After emerging from civil war, Burundi faced further political crisis in 2015 with the third term re-election of political “strong man” President Pierre Nkurunziza and his party CNDD-FDD, and a violent failed coup attempt. Subsequent political instability, economic slowdown and withdrawal from international engagement have followed. There have been persistent human rights violations, lack of space for pluralistic and political dialogue and deteriorating trust in the government. The two core elements of populism are present:
anti-elitism: The authoritarian populist ideology of the ruling CNDD-FDD party promotes the concept of “one voice, one line”. There are either Abagumyabanga, those who know how to “keep secrets” or the straight line, or Abamenabanga, the traitors who have lost this. The party relies on the support of Burundians living outside the cities and capital, Bujumbura, so its dominant discourse relies on the dichotomy between the “real” Burundians, the rural masses who understand “true” cultural values and are attached to the land, and the “false” small urban elite who are corrupt, support the West and do not represent the country at all. This distinction delegitimises dissent from urban areas, including the political opposition, which can rarely go to the interior of the country thanks to the numerous prohibitions on public assembly and political rallies.
The political opposition has also at times deployed divisive populist discourse with the goal of collectively rallying opponents against President Pierre Nkurunziza and the CNDD-FDD, and to attract the attention and sympathy of the international community. Ruling members of the elite in power have been called Abanyeshamba, the “savages” preparing a genocide, mostly after the failed 2015 coup attempt, by opposition or activists in exile who were analysing the crisis through an ethnic, rather than political, lens. Radicalisation of some opponents has led to sporadic, sometimes deadly, attacks by armed groups on the security forces.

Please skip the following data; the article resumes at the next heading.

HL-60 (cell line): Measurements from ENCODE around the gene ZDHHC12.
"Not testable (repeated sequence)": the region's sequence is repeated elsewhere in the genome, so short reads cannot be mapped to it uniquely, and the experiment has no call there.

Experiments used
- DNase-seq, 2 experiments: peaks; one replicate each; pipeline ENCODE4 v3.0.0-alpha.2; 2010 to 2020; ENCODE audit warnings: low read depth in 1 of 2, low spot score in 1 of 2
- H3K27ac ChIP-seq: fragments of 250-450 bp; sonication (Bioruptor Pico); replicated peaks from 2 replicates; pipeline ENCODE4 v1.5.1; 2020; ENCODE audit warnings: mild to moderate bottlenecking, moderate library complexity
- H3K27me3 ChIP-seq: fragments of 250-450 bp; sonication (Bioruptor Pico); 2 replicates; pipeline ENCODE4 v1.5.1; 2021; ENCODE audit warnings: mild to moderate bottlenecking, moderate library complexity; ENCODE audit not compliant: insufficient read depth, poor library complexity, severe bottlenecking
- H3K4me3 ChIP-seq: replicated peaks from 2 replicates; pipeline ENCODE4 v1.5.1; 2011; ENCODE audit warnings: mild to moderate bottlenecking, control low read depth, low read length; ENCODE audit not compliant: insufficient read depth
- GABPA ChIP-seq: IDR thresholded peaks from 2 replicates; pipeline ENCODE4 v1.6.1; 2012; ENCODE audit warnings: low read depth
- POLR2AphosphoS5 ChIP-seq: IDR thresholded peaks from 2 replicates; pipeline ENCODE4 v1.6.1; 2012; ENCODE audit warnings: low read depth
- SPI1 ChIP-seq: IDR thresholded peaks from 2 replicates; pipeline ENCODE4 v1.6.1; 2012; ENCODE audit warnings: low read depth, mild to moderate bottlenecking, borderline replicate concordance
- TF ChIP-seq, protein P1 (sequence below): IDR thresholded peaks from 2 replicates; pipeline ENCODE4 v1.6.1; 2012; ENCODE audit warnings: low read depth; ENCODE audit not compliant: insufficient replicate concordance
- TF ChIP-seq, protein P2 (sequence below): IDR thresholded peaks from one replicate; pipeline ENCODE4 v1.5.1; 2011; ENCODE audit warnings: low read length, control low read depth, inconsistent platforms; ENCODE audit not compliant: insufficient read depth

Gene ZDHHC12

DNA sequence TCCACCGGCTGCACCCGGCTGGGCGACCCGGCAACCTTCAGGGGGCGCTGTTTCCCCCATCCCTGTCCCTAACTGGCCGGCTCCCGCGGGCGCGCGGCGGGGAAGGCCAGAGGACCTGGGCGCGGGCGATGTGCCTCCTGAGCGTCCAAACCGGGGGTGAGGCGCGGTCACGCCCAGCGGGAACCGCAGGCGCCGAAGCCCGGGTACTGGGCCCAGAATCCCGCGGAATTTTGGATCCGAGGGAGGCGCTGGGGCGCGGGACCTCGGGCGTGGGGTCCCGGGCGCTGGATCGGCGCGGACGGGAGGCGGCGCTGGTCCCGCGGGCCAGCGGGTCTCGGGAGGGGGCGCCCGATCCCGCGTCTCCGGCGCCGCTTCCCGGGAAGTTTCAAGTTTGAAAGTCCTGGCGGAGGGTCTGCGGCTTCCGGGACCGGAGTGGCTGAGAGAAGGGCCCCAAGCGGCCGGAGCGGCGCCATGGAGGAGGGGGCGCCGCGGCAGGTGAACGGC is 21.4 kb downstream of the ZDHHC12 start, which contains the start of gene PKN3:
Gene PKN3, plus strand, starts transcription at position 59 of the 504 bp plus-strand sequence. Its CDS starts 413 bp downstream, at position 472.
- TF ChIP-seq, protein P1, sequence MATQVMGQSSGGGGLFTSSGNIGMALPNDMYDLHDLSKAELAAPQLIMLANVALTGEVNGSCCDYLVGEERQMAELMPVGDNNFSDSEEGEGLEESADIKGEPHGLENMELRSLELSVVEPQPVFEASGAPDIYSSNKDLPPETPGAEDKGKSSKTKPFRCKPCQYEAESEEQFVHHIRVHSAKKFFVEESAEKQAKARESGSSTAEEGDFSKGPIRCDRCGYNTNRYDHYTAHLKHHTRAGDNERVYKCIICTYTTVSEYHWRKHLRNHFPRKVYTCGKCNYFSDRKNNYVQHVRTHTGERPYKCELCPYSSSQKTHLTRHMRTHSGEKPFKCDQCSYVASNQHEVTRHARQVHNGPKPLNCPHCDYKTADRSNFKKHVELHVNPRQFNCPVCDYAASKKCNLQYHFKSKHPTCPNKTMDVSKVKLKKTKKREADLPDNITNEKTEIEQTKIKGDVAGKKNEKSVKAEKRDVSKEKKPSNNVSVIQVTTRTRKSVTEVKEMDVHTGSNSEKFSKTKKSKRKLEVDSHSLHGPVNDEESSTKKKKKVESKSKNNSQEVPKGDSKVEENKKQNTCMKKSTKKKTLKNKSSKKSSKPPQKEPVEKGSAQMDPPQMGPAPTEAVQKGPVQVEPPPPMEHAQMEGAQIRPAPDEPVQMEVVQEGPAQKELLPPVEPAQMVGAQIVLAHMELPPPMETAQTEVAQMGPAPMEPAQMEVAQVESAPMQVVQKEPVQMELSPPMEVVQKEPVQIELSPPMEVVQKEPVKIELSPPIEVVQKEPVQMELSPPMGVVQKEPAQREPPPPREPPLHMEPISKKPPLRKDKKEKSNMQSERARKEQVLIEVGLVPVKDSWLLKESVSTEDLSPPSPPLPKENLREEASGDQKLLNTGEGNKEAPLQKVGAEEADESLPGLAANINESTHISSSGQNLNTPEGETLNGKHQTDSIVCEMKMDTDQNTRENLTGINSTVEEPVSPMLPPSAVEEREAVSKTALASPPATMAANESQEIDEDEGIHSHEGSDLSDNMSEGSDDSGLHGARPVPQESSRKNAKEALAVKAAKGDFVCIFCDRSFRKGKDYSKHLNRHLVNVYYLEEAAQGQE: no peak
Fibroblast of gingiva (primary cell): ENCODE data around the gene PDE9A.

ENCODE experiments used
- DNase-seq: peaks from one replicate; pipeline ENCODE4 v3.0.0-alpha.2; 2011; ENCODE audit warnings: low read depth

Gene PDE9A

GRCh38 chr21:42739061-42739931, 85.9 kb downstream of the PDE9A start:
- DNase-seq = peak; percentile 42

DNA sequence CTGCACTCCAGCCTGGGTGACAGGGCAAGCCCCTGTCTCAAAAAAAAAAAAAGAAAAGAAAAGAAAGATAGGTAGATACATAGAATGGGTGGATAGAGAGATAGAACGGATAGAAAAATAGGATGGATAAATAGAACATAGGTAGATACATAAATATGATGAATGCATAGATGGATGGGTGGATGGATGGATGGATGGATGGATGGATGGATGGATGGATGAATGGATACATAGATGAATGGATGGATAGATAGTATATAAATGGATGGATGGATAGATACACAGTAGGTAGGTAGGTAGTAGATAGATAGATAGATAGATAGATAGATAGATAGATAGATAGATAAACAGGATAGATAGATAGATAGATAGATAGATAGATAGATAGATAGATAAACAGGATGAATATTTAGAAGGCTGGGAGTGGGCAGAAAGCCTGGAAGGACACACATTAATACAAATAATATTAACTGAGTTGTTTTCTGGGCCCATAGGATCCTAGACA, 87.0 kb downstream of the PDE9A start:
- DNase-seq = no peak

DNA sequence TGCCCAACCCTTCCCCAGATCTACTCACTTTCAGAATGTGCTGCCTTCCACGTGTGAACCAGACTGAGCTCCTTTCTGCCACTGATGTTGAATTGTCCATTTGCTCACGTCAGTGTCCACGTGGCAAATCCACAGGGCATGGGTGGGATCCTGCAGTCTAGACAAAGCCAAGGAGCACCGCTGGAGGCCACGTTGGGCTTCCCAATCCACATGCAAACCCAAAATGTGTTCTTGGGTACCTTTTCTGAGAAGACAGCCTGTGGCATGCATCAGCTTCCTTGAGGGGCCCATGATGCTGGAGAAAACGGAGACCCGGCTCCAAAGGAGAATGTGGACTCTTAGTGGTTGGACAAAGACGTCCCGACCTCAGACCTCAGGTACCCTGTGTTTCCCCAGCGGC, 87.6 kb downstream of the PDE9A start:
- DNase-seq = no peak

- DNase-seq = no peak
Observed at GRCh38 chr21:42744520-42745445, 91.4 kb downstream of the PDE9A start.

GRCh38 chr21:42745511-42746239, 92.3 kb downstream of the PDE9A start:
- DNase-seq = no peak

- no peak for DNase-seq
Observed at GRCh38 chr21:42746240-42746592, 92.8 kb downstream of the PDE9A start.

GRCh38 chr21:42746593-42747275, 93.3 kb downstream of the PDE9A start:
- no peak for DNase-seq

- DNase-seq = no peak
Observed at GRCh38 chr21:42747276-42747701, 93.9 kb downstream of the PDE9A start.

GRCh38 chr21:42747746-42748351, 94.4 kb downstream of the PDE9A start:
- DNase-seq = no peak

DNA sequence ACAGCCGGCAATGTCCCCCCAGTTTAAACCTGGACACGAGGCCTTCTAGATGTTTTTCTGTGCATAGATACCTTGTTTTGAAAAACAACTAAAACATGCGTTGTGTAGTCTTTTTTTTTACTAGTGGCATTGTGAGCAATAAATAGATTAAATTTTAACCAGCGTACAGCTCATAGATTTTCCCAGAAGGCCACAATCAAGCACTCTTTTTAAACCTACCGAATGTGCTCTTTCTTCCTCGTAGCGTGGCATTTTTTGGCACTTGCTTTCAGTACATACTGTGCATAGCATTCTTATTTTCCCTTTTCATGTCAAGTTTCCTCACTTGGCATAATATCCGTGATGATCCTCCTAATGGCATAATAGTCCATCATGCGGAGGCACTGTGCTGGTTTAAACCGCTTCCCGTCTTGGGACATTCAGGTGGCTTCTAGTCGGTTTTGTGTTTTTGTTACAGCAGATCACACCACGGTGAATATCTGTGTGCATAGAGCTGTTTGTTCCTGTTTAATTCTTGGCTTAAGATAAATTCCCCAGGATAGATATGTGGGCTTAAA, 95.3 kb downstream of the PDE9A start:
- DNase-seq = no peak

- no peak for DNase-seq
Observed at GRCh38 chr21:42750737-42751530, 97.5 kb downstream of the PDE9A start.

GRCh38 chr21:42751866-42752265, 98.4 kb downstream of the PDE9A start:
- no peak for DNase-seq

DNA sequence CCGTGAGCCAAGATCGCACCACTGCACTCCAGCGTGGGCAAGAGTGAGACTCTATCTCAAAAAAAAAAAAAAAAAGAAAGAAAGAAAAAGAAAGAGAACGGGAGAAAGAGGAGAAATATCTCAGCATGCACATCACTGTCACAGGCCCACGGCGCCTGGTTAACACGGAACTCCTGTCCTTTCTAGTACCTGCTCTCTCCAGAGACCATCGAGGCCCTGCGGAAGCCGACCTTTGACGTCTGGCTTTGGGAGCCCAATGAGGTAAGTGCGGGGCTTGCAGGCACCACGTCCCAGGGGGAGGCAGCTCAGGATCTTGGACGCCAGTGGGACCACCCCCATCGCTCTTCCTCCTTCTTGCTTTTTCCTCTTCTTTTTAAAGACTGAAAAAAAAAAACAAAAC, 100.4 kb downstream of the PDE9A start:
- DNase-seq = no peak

anti-pluralism: Sidelining urban areas justifies the CNDD-FDD party’s policies and attempts to maintain its popular support, which since 2010 has declined because of authoritarian rule, economic burdens and strict repression of youth and perceived opponents of the regime. In this environment, the President is the only true representative of “the people”, and all other actors and ways of thinking are dismissed. The binary thinking promoted by this populist rhetoric has impeded young Burundians from thinking critically in a society that already believes they are not entitled to have their own or alternative ideas and opinions.
Additional features of populism that are present in Burundi’s context are:
anti-debate: Any political opposition is considered as a betrayal. Opponents are referred to as mujeri, or “wild dogs to eliminate”.
rejects intermediaries: In October 2018, the government placed a three-month suspension on almost all international organisations as part of a wider crackdown, which is seen as an unnecessary intermediary between “the people” and their “true representative”, the president. To demonstrate his paternalistic attachment to the “real” rural Burundians, the president directly distributes food parcels and bags of rice every week. He cultivates the image of a humble man, close to his people and rural Burundian values, who is persecuted by an internationally-supported urban national elite that wishes to secure his departure.